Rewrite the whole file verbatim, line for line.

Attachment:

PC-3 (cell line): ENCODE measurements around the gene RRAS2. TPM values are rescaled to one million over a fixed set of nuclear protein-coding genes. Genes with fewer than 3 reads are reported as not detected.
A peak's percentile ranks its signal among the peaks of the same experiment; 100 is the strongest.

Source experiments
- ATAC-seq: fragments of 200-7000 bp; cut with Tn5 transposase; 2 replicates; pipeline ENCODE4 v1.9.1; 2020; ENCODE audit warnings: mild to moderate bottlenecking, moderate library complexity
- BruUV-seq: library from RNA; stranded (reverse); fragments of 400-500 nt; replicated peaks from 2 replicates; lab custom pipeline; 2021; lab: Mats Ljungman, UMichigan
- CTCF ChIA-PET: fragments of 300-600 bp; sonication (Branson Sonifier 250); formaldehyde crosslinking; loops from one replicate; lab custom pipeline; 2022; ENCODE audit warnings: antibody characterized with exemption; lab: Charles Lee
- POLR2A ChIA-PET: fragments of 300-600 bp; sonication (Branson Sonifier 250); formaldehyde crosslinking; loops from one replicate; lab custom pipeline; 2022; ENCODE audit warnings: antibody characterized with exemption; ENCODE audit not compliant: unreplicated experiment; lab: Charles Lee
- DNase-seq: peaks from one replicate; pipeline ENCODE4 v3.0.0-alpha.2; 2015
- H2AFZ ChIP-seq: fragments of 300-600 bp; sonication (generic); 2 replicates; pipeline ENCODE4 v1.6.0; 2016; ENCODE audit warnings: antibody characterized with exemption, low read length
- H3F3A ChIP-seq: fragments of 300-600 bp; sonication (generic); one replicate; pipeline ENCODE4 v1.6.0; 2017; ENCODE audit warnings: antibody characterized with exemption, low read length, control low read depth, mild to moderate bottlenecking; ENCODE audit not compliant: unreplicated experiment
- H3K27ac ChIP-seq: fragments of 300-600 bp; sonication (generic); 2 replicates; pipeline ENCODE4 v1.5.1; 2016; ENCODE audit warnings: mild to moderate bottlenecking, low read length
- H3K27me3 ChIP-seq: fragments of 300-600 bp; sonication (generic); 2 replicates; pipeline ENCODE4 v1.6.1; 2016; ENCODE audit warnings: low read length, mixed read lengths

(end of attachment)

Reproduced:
PC-3 (cell line): ENCODE measurements around the gene RRAS2. TPM values are rescaled to one million over a fixed set of nuclear protein-coding genes. Genes with fewer than 3 reads are reported as not detected.
A peak's percentile ranks its signal among the peaks of the same experiment; 100 is the strongest.

Source experiments
- ATAC-seq: fragments of 200-7000 bp; cut with Tn5 transposase; 2 replicates; pipeline ENCODE4 v1.9.1; 2020; ENCODE audit warnings: mild to moderate bottlenecking, moderate library complexity
- BruUV-seq: library from RNA; stranded (reverse); fragments of 400-500 nt; replicated peaks from 2 replicates; lab custom pipeline; 2021; lab: Mats Ljungman, UMichigan
- CTCF ChIA-PET: fragments of 300-600 bp; sonication (Branson Sonifier 250); formaldehyde crosslinking; loops from one replicate; lab custom pipeline; 2022; ENCODE audit warnings: antibody characterized with exemption; lab: Charles Lee
- POLR2A ChIA-PET: fragments of 300-600 bp; sonication (Branson Sonifier 250); formaldehyde crosslinking; loops from one replicate; lab custom pipeline; 2022; ENCODE audit warnings: antibody characterized with exemption; ENCODE audit not compliant: unreplicated experiment; lab: Charles Lee
- DNase-seq: peaks from one replicate; pipeline ENCODE4 v3.0.0-alpha.2; 2015
- H2AFZ ChIP-seq: fragments of 300-600 bp; sonication (generic); 2 replicates; pipeline ENCODE4 v1.6.0; 2016; ENCODE audit warnings: antibody characterized with exemption, low read length
- H3F3A ChIP-seq: fragments of 300-600 bp; sonication (generic); one replicate; pipeline ENCODE4 v1.6.0; 2017; ENCODE audit warnings: antibody characterized with exemption, low read length, control low read depth, mild to moderate bottlenecking; ENCODE audit not compliant: unreplicated experiment
- H3K27ac ChIP-seq: fragments of 300-600 bp; sonication (generic); 2 replicates; pipeline ENCODE4 v1.5.1; 2016; ENCODE audit warnings: mild to moderate bottlenecking, low read length
- H3K27me3 ChIP-seq: fragments of 300-600 bp; sonication (generic); 2 replicates; pipeline ENCODE4 v1.6.1; 2016; ENCODE audit warnings: low read length, mixed read lengths